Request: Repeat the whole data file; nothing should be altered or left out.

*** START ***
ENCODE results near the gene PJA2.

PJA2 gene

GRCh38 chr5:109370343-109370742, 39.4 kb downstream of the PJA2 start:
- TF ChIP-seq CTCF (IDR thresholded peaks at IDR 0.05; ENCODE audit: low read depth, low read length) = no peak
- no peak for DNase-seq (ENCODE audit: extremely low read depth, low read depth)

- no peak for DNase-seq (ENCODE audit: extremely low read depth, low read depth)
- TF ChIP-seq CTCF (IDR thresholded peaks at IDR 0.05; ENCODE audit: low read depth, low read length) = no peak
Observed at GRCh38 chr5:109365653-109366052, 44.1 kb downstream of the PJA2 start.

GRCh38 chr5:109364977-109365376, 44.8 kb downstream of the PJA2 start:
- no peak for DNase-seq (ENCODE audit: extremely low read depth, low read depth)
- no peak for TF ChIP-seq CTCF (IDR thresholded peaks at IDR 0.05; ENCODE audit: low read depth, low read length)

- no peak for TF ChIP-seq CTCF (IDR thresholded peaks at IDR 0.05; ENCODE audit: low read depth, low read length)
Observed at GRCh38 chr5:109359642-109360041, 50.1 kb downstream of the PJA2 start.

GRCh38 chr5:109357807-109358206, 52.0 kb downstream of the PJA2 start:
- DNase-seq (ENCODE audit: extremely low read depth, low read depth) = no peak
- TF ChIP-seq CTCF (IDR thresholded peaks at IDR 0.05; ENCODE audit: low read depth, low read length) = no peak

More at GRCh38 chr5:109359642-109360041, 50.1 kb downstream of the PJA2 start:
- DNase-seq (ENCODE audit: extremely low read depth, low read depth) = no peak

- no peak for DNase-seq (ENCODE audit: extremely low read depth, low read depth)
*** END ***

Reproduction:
ENCODE results near the gene PJA2.

PJA2 gene

GRCh38 chr5:109370343-109370742, 39.4 kb downstream of the PJA2 start:
- TF ChIP-seq CTCF (IDR thresholded peaks at IDR 0.05; ENCODE audit: low read depth, low read length) = no peak
- no peak for DNase-seq (ENCODE audit: extremely low read depth, low read depth)

- no peak for DNase-seq (ENCODE audit: extremely low read depth, low read depth)
- TF ChIP-seq CTCF (IDR thresholded peaks at IDR 0.05; ENCODE audit: low read depth, low read length) = no peak
Observed at GRCh38 chr5:109365653-109366052, 44.1 kb downstream of the PJA2 start.

GRCh38 chr5:109364977-109365376, 44.8 kb downstream of the PJA2 start:
- no peak for DNase-seq (ENCODE audit: extremely low read depth, low read depth)
- no peak for TF ChIP-seq CTCF (IDR thresholded peaks at IDR 0.05; ENCODE audit: low read depth, low read length)

- no peak for TF ChIP-seq CTCF (IDR thresholded peaks at IDR 0.05; ENCODE audit: low read depth, low read length)
Observed at GRCh38 chr5:109359642-109360041, 50.1 kb downstream of the PJA2 start.

GRCh38 chr5:109357807-109358206, 52.0 kb downstream of the PJA2 start:
- DNase-seq (ENCODE audit: extremely low read depth, low read depth) = no peak
- TF ChIP-seq CTCF (IDR thresholded peaks at IDR 0.05; ENCODE audit: low read depth, low read length) = no peak

More at GRCh38 chr5:109359642-109360041, 50.1 kb downstream of the PJA2 start:
- DNase-seq (ENCODE audit: extremely low read depth, low read depth) = no peak

- no peak for DNase-seq (ENCODE audit: extremely low read depth, low read depth)